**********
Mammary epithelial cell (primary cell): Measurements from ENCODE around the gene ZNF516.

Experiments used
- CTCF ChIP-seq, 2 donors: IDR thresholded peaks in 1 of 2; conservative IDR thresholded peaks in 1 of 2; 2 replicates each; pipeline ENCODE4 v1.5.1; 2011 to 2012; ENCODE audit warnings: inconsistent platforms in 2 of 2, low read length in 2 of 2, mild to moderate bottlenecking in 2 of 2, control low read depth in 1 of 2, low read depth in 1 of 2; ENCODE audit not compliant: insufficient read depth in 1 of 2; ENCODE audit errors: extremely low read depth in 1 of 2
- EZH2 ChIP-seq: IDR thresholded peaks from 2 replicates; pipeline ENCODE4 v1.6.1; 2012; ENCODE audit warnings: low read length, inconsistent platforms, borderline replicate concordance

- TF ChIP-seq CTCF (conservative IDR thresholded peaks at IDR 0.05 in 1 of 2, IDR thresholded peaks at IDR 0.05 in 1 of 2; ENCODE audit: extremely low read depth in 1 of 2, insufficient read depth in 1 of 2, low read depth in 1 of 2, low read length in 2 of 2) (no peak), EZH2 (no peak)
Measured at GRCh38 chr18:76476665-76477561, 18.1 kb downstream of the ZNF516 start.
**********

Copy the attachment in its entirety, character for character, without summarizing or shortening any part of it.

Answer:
Mammary epithelial cell (primary cell): Measurements from ENCODE around the gene ZNF516.

Experiments used
- CTCF ChIP-seq, 2 donors: IDR thresholded peaks in 1 of 2; conservative IDR thresholded peaks in 1 of 2; 2 replicates each; pipeline ENCODE4 v1.5.1; 2011 to 2012; ENCODE audit warnings: inconsistent platforms in 2 of 2, low read length in 2 of 2, mild to moderate bottlenecking in 2 of 2, control low read depth in 1 of 2, low read depth in 1 of 2; ENCODE audit not compliant: insufficient read depth in 1 of 2; ENCODE audit errors: extremely low read depth in 1 of 2
- EZH2 ChIP-seq: IDR thresholded peaks from 2 replicates; pipeline ENCODE4 v1.6.1; 2012; ENCODE audit warnings: low read length, inconsistent platforms, borderline replicate concordance

- TF ChIP-seq CTCF (conservative IDR thresholded peaks at IDR 0.05 in 1 of 2, IDR thresholded peaks at IDR 0.05 in 1 of 2; ENCODE audit: extremely low read depth in 1 of 2, insufficient read depth in 1 of 2, low read depth in 1 of 2, low read length in 2 of 2) (no peak), EZH2 (no peak)
Measured at GRCh38 chr18:76476665-76477561, 18.1 kb downstream of the ZNF516 start.